Recently I’ve heard an amazing story from an Italian.

     She is 43 years old. A native Milanese. She is active, sociable, works as a salesperson in a store. She speaks several languages. For some reason she did not get married, although she is quite nice and adequate. She has no children. Or, rather, she did not.

     A few years ago, as a typical conscious European woman she began to provide charitable assistance to refugees and visited their homes as a volunteer. So she met with a family of emigrants from Somalia. They dragged on a miserable existence, being on a tight budget. And eight years ago they had a son. My friend, seeing that the family has a difficult situation and that the boy is going to have a dubious future, offered to adopt him. The parents agreed. And so the white Italian takes a three-month-old black boy as her son.

     It must be said that in Europe nobody will be surprised by the fact. I often meet families with children of other races on the streets. I see white parents with children, who are Asian or black, and sometimes – families with their own children, and among them – foster children of other nationalities. In this respect Europe has very liberal, views especially in the north and west.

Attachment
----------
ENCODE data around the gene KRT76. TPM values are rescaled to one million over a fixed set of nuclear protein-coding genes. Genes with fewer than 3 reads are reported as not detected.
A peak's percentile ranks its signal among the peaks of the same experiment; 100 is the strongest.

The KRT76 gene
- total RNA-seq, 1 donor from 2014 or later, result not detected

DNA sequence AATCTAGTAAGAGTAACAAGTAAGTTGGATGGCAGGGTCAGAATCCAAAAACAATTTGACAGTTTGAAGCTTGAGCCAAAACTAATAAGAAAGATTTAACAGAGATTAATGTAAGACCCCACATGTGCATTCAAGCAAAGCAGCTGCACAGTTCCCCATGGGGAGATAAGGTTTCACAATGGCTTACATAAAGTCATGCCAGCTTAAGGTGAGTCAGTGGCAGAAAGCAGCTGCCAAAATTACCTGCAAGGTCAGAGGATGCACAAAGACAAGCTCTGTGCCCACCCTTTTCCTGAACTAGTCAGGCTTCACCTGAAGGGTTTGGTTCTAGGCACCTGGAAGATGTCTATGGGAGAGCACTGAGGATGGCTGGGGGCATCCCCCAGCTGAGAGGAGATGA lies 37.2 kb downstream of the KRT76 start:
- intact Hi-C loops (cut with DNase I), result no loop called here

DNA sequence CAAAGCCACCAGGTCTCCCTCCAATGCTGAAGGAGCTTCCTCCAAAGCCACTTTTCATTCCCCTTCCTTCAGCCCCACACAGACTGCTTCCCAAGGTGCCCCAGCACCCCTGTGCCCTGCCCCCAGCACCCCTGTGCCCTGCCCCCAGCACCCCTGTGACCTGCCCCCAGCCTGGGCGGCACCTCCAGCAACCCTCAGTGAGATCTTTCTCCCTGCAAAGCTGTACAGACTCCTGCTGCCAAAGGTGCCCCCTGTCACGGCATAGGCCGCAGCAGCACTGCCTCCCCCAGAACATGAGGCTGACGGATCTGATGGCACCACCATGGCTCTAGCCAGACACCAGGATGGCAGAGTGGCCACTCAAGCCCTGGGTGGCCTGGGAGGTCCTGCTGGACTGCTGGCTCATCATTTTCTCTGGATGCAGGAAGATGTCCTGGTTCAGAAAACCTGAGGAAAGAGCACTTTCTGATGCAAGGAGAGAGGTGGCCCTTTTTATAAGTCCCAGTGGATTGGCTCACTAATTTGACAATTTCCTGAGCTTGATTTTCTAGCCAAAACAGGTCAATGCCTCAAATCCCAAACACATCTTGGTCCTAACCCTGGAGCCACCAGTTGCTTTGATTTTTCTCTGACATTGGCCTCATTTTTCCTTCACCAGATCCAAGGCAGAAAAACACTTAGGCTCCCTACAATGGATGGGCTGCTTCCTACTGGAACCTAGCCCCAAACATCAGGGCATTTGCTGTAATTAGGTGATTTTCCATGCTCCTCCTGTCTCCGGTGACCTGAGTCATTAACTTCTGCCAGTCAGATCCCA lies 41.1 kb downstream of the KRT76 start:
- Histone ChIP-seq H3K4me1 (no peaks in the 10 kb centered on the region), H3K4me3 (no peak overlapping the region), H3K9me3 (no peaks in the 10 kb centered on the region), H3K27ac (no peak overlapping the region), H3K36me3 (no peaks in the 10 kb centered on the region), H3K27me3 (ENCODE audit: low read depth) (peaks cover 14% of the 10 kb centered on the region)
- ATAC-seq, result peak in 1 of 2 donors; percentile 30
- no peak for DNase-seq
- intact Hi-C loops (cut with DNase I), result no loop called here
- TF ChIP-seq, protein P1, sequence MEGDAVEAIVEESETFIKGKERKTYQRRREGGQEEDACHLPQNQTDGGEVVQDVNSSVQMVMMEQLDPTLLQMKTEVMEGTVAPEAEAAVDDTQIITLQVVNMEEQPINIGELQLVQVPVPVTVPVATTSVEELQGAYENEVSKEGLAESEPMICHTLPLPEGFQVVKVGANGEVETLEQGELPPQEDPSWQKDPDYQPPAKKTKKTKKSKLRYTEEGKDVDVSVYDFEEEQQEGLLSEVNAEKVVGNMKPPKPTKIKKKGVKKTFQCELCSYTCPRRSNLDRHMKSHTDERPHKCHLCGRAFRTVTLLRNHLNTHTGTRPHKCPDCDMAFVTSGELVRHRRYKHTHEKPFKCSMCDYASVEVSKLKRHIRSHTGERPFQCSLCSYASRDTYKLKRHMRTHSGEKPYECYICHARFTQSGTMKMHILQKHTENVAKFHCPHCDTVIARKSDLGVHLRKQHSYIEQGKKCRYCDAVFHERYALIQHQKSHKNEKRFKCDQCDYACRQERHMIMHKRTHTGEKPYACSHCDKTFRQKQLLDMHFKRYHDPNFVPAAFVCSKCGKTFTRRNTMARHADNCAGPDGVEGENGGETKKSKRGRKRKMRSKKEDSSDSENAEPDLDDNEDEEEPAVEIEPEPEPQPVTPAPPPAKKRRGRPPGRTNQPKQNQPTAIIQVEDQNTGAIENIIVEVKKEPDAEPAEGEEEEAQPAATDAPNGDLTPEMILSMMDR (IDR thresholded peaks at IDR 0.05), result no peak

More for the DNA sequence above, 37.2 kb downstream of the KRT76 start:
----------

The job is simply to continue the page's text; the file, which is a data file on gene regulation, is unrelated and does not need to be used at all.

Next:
In my story, I was more surprised by something else. My friend from the first day of the adoption of the child did not hide his biological parents from him, and, moreover, she allows them to meet with him. Now he is eight years old, and every weekend he spends at home. Fortunately, they live in the next street.

     “How can you share your child with someone?” I am surprised.

     “Is he a thing, and is he my property?” My friend is surprised in reply. “He’s a person, a human being. He has the right to know everything about himself and choose his own destiny. When he grows up, he will understand everything. Even now, at the age of eight, he understands everything and sees this situation as normal.”

     “Who does he call mother?”

     “Me,” she says proudly, her eyes glowing with joy.

     Personally, I was surprised by this story. I recall our practice of adoption, when the data of biological parents of orphans are strictly classified; when it is considered a tragedy, if the child finds out that he is adopted; when there are scandals between biological parents and adoptive parents because of adopted children.

     To what extent must one have the freedom and non-greed in order not to be afraid of losing an adopted child, to trust his feelings and let him know everything.

     I do not even know if I could do it myself.

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